Facies Association 3 is composed of fossiliferous subaqueous debris flow deposits (Facies 6) and normally graded fossiliferous sandy turbidites (Facies 3). The lower contact of Facies Association 3 is erosive, locally dewatered, and can be highly channelized into the underlying mud bank (section 4, Fig. 5). Locally, the underlying mud bank is completely eroded, and Facies Association 3 debris flow deposits lie directly overtop of the subaqueous fan (Facies Association 1). Channels are filled predominantly with debris flow deposits (Facies 6) with occasional thin (< 10 cm) normally graded sandy turbidite interbeds (Facies 1). Debris flow and turbidite beds can also occur as sheet-like ‘couplets’ that pinch out laterally on the decametre scale. These are interpreted to be slope-failure derived debris flows that developed sandy turbulent tails during downslope translation (Mohrig et al., 1998).

Facies Association 4: Subglacial Till and Associated Glaciotectonized Muds

Facies Association 4 consists primarily of a thin sheet of homogeneous diamicton interpreted to be subglacial till (Facies 5) that runs discontinuously across the entire outcrop (Fig. 8). Also included in this facies association are ductilely deformed glaciomarine muds (Facies Association 2) underlying the subglacial till (see sections 1 and 2, Fig. 5). The lower contact of the till sheet is sharp. Balanus hameri fragments collected by Lasalle and Shilts (1993) from a gray, compact, calcareous diamicton (that is presumably equivalent to Facies Association 4) yielded a 14C age of 11 200 14C BP (GSC-1476).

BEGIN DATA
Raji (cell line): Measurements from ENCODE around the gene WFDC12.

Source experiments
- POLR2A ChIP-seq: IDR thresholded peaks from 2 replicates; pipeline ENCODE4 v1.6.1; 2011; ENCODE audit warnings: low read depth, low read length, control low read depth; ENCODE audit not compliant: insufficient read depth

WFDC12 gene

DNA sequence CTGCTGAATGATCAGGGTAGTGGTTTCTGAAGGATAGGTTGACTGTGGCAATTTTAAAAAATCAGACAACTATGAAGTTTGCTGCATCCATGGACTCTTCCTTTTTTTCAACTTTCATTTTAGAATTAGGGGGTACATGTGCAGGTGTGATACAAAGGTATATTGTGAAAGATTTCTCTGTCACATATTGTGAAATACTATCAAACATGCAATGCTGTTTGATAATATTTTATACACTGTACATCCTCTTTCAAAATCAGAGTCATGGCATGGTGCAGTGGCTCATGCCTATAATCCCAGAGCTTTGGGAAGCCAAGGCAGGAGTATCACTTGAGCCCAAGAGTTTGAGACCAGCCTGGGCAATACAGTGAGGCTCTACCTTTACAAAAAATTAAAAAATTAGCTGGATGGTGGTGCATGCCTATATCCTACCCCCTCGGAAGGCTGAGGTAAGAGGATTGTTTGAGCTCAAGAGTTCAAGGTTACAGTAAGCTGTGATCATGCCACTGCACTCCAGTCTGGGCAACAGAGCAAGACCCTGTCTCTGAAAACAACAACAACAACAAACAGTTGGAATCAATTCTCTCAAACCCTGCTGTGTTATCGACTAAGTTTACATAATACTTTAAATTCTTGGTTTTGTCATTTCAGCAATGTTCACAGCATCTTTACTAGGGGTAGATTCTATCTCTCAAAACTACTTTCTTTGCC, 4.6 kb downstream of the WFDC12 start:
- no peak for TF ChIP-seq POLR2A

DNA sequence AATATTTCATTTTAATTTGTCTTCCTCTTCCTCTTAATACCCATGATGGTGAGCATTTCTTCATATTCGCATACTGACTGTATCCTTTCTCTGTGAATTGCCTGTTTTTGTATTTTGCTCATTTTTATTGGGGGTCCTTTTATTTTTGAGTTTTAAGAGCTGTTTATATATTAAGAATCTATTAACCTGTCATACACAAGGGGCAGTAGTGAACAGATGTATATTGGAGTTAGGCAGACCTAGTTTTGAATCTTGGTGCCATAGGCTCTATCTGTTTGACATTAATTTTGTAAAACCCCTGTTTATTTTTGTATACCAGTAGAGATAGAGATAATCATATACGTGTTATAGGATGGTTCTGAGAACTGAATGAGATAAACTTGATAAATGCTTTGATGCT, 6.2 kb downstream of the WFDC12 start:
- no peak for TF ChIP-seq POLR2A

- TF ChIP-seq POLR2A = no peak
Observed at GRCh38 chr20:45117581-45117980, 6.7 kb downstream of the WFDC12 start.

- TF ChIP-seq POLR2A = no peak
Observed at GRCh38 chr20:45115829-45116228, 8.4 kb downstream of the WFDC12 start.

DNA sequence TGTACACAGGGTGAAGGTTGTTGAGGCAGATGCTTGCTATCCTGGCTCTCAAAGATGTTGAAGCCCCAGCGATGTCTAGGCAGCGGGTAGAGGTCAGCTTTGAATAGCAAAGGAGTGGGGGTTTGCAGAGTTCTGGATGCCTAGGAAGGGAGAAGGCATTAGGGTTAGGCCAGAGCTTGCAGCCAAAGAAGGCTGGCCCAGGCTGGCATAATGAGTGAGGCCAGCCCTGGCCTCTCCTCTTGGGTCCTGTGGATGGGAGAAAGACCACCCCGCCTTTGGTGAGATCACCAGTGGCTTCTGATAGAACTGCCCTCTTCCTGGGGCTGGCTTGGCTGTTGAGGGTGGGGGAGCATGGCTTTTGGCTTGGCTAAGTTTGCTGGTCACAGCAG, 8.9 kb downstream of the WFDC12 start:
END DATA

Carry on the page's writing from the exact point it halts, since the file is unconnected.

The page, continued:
Depositional Model

A depositional model for the Pointe Saint-Nicolas sand pit is presented in Figure 9. Although some of the events outlined in the model can be extended ~10 km west of the pit (Cummings, 2000), the depositional model should be considered as having only local significance. In order to give context, the sequence of regional events is shown in Figure 10.